The best baby money can buy: are you sure about that?

University of Oxford| Fri May 12 01:03:49 EDT 2017
The best baby money can buy: are you sure about that?

Take a look at the back page advertisements in any college newspaper. Dotted among the classified ads, there will invariably be an invitation or two to male undergraduates to sell their sperm. It’s an easy and hardly arduous way to make money, and pretty speedy too. Masturbate, ejaculate, hand over the results, and you’re on your way with a little money in your pocket.

Go online and you’ll find many sperm banks seeking donors as well as selling their product. Sperm banks are now part of the reproductive landscape, with Denmark and the USA as the leading providers. Sperm from those with sought-after talents or other desirable characteristics is more expensive, and needless to say the gap between the cost of donating and the cost of accessing a donation is vast. On average, donors are paid $35-$50 per specimen in the US, and about £35 in the UK. The buyer, however, is looking (and that’s just for the product) at around $400 at the low end, rising to about $1,000; in Europe you’re looking at anything from €70 to €750, depending on whether the donor remains anonymous. Sperm from an identified donor costs a lot more than anonymous sperm, and one donor’s donation can potentially service multiple customers. In Denmark, the largest sperm market, the industry turned over 1 billion Danish krone ($152m) in 2012 alone, and one recent report anticipated that by 2025, the global sperm bank market will be valued at US$4.96 billion. Running a sperm bank is clearly a profitable venture, and make no mistake, this is a for-profit industry.

The modern sperm bank emerged in the 1980s, but artificial insemination (or as it was known in the inter-war period, eutelegenesis, a fantastically science fiction-y name) certainly isn’t new. Artificial insemination by homologous donor, which used the sperm of a woman’s partner, had been tried in the mid-nineteenth century, but the horrific slaughter of young men in World War I got people thinking about the possibility of insemination by donor. In his 1935 book Out of the Night, geneticist Herman J. Muller (who would go on to win a Nobel Prize for Medicine in 1946) proposed active intervention in reproduction “to rear selectively–or even to multiply–those embryo which have received a superior heredity.” The idea was one among many in the then popular science of eugenics which looked to improve the human stock. Muller argued that actively selecting from the “best” in the population would raise the level of physical and intellectual fitness in the population. His plan sputtered at the time but as reproductive technologies advanced, Muller returned to the idea in the early 1960s.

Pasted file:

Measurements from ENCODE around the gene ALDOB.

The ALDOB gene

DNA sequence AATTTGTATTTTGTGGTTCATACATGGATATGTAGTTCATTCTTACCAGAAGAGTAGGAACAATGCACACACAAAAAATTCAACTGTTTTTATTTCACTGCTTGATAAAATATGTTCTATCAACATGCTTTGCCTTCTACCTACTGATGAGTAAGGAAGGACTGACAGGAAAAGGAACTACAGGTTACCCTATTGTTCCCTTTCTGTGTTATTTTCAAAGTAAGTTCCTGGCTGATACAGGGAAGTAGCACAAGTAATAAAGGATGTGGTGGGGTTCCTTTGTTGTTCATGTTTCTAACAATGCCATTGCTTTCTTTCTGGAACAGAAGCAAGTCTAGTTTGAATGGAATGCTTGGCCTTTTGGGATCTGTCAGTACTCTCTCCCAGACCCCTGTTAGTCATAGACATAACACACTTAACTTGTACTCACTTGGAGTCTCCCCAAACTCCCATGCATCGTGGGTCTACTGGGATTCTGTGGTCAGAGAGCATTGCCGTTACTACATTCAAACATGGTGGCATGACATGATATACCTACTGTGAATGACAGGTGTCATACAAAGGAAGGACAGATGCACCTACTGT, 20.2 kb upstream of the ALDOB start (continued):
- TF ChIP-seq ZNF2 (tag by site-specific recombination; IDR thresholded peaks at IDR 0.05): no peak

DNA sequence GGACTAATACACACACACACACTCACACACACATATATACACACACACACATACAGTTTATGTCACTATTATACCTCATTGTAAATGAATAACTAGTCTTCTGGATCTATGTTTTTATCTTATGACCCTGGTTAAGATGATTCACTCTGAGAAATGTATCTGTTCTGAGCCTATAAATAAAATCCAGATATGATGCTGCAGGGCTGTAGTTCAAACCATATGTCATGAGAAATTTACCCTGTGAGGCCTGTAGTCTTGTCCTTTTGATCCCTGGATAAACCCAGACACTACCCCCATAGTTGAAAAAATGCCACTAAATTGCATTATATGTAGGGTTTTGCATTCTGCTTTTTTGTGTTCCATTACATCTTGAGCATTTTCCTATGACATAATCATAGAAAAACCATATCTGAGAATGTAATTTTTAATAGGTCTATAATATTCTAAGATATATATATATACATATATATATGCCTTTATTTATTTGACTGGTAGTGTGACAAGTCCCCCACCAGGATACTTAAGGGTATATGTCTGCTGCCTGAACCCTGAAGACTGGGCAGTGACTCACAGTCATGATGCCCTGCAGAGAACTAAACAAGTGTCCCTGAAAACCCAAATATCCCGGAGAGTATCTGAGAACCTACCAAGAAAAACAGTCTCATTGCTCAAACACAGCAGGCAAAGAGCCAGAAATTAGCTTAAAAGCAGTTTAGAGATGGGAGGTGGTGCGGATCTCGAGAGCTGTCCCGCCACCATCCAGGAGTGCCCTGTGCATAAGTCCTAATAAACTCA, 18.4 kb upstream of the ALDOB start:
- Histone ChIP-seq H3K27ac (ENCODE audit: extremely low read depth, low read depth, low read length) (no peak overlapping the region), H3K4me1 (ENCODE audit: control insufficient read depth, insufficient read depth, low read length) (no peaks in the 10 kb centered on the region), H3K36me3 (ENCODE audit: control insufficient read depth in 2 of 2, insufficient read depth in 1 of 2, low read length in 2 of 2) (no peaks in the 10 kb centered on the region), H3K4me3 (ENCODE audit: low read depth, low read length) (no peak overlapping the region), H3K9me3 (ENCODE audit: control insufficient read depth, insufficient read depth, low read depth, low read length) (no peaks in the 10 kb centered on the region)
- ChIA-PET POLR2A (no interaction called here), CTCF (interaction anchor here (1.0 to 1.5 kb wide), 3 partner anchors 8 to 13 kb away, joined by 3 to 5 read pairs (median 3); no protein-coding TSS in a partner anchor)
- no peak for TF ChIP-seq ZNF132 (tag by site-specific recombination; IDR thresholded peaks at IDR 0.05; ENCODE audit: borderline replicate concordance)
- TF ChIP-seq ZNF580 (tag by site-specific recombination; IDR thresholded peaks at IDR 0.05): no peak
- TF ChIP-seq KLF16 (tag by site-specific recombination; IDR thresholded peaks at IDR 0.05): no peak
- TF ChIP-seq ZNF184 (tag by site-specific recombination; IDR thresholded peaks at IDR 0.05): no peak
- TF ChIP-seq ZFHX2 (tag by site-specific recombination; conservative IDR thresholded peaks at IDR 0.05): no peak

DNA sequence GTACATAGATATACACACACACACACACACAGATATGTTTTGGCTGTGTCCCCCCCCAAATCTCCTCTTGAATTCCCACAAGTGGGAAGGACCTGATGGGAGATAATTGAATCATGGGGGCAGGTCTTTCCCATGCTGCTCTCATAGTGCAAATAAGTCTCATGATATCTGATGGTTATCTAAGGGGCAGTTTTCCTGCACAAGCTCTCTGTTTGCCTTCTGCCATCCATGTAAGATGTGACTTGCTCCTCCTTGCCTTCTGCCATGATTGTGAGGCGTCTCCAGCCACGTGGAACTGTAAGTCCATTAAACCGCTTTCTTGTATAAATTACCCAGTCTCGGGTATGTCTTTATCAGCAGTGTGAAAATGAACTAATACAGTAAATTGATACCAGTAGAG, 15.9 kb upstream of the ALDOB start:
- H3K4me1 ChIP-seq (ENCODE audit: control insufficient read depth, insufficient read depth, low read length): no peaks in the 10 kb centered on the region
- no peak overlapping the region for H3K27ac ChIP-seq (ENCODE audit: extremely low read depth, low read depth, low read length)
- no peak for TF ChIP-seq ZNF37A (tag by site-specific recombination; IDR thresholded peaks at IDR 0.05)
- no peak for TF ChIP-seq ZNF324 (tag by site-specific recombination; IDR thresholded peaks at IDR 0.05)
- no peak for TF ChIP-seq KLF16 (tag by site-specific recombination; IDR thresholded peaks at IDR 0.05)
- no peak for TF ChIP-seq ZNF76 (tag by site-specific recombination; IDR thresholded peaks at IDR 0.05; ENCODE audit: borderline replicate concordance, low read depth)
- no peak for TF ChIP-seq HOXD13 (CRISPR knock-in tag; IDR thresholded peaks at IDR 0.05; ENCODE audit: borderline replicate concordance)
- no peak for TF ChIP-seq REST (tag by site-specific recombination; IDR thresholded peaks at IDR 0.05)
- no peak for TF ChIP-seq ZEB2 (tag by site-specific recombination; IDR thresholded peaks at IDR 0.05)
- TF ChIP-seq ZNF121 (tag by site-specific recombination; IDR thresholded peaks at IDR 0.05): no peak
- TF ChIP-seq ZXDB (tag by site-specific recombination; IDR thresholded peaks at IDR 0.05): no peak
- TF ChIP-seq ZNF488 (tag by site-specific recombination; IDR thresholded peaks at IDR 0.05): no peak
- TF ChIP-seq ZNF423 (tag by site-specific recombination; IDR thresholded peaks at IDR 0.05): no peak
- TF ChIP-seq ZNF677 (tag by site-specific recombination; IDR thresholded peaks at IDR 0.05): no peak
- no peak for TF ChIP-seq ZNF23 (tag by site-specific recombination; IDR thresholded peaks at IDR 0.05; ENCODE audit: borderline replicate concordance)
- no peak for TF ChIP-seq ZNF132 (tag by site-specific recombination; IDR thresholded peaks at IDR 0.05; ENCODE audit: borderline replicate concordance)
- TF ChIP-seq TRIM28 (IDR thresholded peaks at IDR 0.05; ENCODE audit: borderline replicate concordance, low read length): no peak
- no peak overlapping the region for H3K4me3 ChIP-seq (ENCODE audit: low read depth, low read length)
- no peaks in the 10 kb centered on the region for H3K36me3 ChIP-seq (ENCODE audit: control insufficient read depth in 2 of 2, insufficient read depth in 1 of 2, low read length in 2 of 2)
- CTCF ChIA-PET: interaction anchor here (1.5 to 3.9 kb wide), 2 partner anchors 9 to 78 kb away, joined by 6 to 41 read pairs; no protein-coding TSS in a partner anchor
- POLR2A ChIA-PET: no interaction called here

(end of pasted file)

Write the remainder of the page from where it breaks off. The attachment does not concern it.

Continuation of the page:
Spurred by the first successful freezing of sperm shortly after World War II, Muller teamed up with a wealthy Californian eyeglass lens manufacture, Robert Graham, who bankrolled the venture. Muller and Graham fell out, but after Muller’s death Graham founded what he called the Repository for Germinal Choice in 1971. It was a highly exclusive venture, collecting and freezing only the sperm of Nobel Laureates, and it closed its doors in 1999. It wasn’t too long, however, before entrepreneurs realized there was money to be made in this venture. Sperm banks have since proliferated. Sperm from those with sought-after talents or other desirable characteristics remains the most desirable and therefore more expensive, with anonymous sperm (not legal in some countries) being the cheapest. One of the main reasons the US and Denmark lead the field is because both these countries allow anonymous donorship.

Muller and Graham, and many others, dreamed of perfecting not just a science, but the human race. But what does that look like on the ground? What traits do people think they’re buying? People dream of parenting the next great athlete or musical super-star, just as Muller and Graham fantasized that the offspring from their venture would grow up to win Nobel Prizes. Even if this were possible (and geneticists’ warnings that it’s not fall mostly on deaf ears), the commercialization of baby-making allows the affluent to exercise a choice unavailable to the vast majority. They may end up disappointed when their child fails to become the next Stephen Curry, but the illusion of choice is powerful. Artificial insemination is without doubt a boon to those who can’t conceive and to same-sex couples, but there are ethical issues that remain unresolved, and as long as artificial insemination is driven largely by profit, nothing will change.

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